When Tony Joe White wrote A Rainy Night in Georgia, he forgot the rainy mornings and the ever popular rainy afternoons and early evenings. After a beautiful Saturday, highs in the mid-eighties and sunny, the clouds moved in and by late evening, the rain started. Not a gentle spring shower, this was a heavy downpour with strong winds. I was happy that Shelby was able to take her final outing of the day just before things got interesting.
Early the next morning, I’m awakened to the familiar click, click, click, click of bare paws on a bare floor as Shelby goes to the window to check out the condition of her outside world. I could almost hear a few doggie expletives coming from her as we made our way to the back door, ready to start the day’s activities. After attaching her lead, I gave her a hug and told her to be quick about it and opened the door. One paw, then another made it over the threshold before she got hit on the head with brain chilling raindrops. Shelby turned, with panic written all over her face, and she dove back inside, feeling I’m sure like she had just encountered incoming enemy fire. Luckily for both of us, she has great bladder control and I was able to take “Ole Yellow Eyes out during a break in the weather a few hours later.
I’ve mentioned before that Shelby hates thunder and lightning and at its first sign, runs into the bedroom and sticks her head under my bed, leaving the rest of her body to fend for itself since she can’t edge any more of her anatomy in. Keeping to our usual Sunday morning routine, we cleaned house to a rock and roll beat. Many Sunday mornings are spent listening to Rod Stewart or the Bee Gees or Queen but this day was definitely a Tina Turner or Righteous Brothers situation. Things were picked up, floors were vacuumed and dishes washed and put away to the beat of Little Latin Lupe Lu and Ebb Tide. Shelby was grooving on the tunes and not paying attention to the storm outside.
Going for a classier mix next, I put in a Charles Aznavour CD and pushed the buttons. Nothing happens! I keep trying to get it started but to no avail. Now I can’t even get the door to open to retrieve the disc. OK, no time to panic. Numbers and letters start flashing across the display. Time to panic! My first thought is to pull the unit out from the wall and check all the connections. The entire stereo -- radio, phonograph, tape deck and CD player -- sits atop an old cigar stand that belonged to Jerry’s dad and is wedged in a corner next to a large, very old china cabinet filled with breakables. After emptying half the china cabinet onto the table, I was finally able to move it just enough to free up the cigar stand and pull the unit out for me to check the wall plugs and the connections. Nothing.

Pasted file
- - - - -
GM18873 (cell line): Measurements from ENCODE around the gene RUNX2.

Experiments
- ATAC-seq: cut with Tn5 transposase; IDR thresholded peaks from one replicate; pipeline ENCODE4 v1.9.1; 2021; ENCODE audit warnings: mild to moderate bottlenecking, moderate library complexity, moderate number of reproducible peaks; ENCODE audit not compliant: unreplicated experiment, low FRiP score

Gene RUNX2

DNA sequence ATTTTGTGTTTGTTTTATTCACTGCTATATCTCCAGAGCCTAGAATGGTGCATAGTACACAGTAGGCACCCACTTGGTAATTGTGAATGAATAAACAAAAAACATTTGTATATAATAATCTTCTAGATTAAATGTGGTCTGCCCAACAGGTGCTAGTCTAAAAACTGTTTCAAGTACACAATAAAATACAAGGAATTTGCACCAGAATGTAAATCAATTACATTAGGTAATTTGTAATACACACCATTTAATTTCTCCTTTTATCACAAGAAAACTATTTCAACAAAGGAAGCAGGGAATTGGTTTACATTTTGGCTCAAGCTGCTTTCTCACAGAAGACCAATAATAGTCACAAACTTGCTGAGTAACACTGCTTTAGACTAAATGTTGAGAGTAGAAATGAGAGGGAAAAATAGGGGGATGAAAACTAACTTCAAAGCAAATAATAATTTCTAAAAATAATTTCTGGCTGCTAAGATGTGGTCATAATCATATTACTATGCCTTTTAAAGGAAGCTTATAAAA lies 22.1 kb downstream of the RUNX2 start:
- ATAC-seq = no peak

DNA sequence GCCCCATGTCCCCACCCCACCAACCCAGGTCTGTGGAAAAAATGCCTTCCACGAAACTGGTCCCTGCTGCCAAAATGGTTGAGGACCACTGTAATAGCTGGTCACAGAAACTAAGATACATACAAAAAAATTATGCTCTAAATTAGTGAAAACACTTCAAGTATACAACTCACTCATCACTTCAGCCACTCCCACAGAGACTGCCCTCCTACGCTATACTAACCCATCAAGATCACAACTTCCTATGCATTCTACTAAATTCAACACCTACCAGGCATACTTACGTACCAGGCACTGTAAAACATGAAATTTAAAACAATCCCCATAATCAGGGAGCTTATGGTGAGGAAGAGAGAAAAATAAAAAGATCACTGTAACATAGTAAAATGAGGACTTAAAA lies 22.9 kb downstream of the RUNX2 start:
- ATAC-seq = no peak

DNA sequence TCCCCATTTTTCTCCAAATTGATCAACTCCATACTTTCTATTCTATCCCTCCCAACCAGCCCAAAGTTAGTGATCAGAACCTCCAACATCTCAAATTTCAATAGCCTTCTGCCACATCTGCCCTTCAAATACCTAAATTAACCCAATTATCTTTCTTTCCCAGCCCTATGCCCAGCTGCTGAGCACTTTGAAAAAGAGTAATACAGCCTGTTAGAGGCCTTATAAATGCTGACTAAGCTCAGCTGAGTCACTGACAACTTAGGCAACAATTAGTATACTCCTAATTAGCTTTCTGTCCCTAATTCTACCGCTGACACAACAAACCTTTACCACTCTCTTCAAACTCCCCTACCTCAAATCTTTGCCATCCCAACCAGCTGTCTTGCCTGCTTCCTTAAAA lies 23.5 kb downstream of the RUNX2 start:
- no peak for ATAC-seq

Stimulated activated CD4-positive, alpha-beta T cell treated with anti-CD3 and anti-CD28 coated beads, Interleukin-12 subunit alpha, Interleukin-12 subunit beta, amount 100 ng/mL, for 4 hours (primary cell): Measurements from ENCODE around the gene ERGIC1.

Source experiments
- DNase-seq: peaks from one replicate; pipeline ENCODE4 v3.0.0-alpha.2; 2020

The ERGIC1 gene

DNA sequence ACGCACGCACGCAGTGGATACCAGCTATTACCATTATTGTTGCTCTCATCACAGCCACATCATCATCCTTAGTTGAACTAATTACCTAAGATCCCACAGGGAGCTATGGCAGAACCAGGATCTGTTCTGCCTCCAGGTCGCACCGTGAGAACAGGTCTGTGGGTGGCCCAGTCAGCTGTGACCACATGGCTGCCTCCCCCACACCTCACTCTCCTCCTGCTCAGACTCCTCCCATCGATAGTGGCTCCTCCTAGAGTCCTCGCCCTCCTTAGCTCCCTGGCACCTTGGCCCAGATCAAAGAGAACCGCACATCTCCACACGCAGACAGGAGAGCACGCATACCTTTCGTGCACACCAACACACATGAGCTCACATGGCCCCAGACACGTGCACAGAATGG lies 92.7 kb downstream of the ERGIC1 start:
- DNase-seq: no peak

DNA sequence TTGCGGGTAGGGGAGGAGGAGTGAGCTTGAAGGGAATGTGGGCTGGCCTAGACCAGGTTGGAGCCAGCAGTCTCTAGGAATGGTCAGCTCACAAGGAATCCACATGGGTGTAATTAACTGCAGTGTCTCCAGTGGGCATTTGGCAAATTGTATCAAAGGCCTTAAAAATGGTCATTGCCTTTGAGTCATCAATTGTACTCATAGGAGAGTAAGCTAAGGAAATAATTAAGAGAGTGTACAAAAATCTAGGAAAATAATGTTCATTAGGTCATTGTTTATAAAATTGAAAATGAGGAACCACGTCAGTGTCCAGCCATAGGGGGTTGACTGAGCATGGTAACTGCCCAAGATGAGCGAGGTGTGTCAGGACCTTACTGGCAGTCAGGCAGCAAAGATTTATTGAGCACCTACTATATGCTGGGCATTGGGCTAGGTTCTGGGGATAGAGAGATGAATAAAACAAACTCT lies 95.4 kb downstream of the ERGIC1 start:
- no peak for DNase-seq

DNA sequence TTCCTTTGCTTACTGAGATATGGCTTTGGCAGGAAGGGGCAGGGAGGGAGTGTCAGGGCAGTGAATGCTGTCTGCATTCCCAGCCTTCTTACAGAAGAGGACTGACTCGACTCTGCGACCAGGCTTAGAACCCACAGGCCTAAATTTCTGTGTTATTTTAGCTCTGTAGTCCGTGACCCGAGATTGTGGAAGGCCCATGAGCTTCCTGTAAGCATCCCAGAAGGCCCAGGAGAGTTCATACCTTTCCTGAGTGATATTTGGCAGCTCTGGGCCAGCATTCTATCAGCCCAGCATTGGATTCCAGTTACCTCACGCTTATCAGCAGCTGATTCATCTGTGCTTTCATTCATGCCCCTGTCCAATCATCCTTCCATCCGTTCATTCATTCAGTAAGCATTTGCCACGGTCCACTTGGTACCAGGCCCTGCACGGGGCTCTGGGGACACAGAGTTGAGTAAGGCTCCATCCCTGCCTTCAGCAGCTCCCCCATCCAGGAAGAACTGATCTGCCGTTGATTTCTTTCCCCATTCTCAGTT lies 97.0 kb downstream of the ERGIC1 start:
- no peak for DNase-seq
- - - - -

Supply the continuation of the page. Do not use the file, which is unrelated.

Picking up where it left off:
I then turned to the next logical repair process and slapped the blasted thing as hard as I could on its side. At first silence, but then a whirring sound and the door snapped open, teasing me with a glimpse of the CD before sucking it back into its inner working parts, reminding me of Jabba the Hutt snacking on a Klatooine paddy frog. I had just about given up and was already thinking of turning on the dishwasher to hide the noise from the storm when the door popped open once more and I was able to remove the disc. After sticking its drawer out at me a few more times and retreating, it once again went dormant. The stereo has not recovered and is now sitting back in the corner but luckily I had a backup system and we finally listened to French love songs. Over the never ending chorus beating down outside, our choices in music moved to Billie Holiday, Wagner and Rod McKuen and finished with a Sarah Brightman album.
As the day wore on and the rains continued, I had a clean house, finished some old projects, started some new ones and never once made it into the office. Shelby survived the storm, had more play time than usual and I hope she realizes that life’s obstacles can be overcome, partly because, the beat goes on.
PS I just stepped out on the deck this evening; work finished for the day. The sky is clear and dark blue, the stars just beginning to emerge. The frogs in the neighboring pond are singing loudly, their bellies full. Life is good.